The New Zealand government is putting plans in place to plant 100 million trees…
Planting trees. Such an elegant move on the part of the recently elected Prime Minister, Jacinda Ardern. This brings to mind Renew the Earths first initiative back in the 70’s, when it was known as Renew America, planting trees! Tina Hobson was our president then. She was directed by President Carter to equalize pay for women who worked in the Government and later was director of the Department of Energy.
So things come round in a circle. This doesn’t mean that no progress has been made. We come round with more information and more results and this informs better decision making in the future. It is exciting to see that tree planting is being embraced in the present. Confirming the vital importance of the natural carbon dioxide absorption of trees ( a carbon sink). And, of course their exhalation of oxygen which we find so useful. Prime Minister Ardern is making good use of confirmed science. She wants to make New Zealand 100% renewable energy electric. As she asserts,” I don’t need to be influenced on climate change.”
There are challenging problems ahead for her, but New Zealand has already ratified the Kyoto protocols for green house gas, GHG, emissions and is well on the way toward energy independence and balance. Unlike other signers of the Kyoto agreement New Zealand depends heavily on agriculture which contributes to almost 50% of emissions from methane of ruminant animals and nitrous oxide from fertilizer and animal waste. Only 42% of emissions are produced by transport. A percentage which is usually the highest one in other developed nations. With this in mind John Whitehead, back in 2007 as Secretary of Treasury, when choosing “cap and trade” instead of a “carbon tax” as the basis for New Zealand’s emissions scheme, chose to incorporate it in phases. He did not include agriculture in the initial phase. Now, however, Prime Minister Ardern will be deciding how agriculture’s carbon dioxide and other emissions will be capped and regulated. I have a feeling they are in good hands. New Zealand’s proud agricultural heritage will continue under even better circumstances.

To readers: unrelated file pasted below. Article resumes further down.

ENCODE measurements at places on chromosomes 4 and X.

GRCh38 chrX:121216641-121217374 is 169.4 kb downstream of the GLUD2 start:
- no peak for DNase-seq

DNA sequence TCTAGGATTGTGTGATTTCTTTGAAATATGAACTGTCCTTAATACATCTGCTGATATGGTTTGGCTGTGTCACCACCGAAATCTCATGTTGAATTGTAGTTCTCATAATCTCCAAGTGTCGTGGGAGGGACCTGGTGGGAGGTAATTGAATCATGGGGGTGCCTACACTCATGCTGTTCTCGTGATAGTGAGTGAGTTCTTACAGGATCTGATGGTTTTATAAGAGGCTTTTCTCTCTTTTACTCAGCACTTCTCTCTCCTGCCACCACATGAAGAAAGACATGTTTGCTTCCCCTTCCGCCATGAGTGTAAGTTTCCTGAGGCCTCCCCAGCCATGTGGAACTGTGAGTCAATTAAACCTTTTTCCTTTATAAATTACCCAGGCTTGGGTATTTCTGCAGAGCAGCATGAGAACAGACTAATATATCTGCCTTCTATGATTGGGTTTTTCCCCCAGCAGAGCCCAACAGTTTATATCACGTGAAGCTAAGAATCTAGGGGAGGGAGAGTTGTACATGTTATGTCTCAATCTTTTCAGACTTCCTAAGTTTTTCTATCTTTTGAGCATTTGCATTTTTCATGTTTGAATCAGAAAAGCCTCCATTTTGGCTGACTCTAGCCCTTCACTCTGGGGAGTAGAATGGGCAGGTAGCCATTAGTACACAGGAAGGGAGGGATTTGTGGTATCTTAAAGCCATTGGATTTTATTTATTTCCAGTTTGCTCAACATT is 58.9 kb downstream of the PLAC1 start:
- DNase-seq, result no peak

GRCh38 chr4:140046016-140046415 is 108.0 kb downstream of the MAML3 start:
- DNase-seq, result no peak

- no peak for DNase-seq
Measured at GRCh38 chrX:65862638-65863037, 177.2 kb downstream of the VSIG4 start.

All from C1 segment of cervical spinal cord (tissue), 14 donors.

Unchecked GHG emissions, according to the 2006 Stern Review, predict impacts that could cost as much as 20% reduction in GDP per head, now and in the future. This assertion is now about 12 years old. Climate change is a global problem requiring collective global actions and solutions. It can be characterized as a “tragedy of the commons”. The “commons”, in this case, being the capacity of the atmosphere to absorb GHG emissions. The damage these gases cause is left out of market pricing in the present resulting in payment deferred to future generations. “New Zealand’s action on the World stage can make a difference… and the Worlds perception of (this action) can have very real consequences…” John Whitehead, 2007.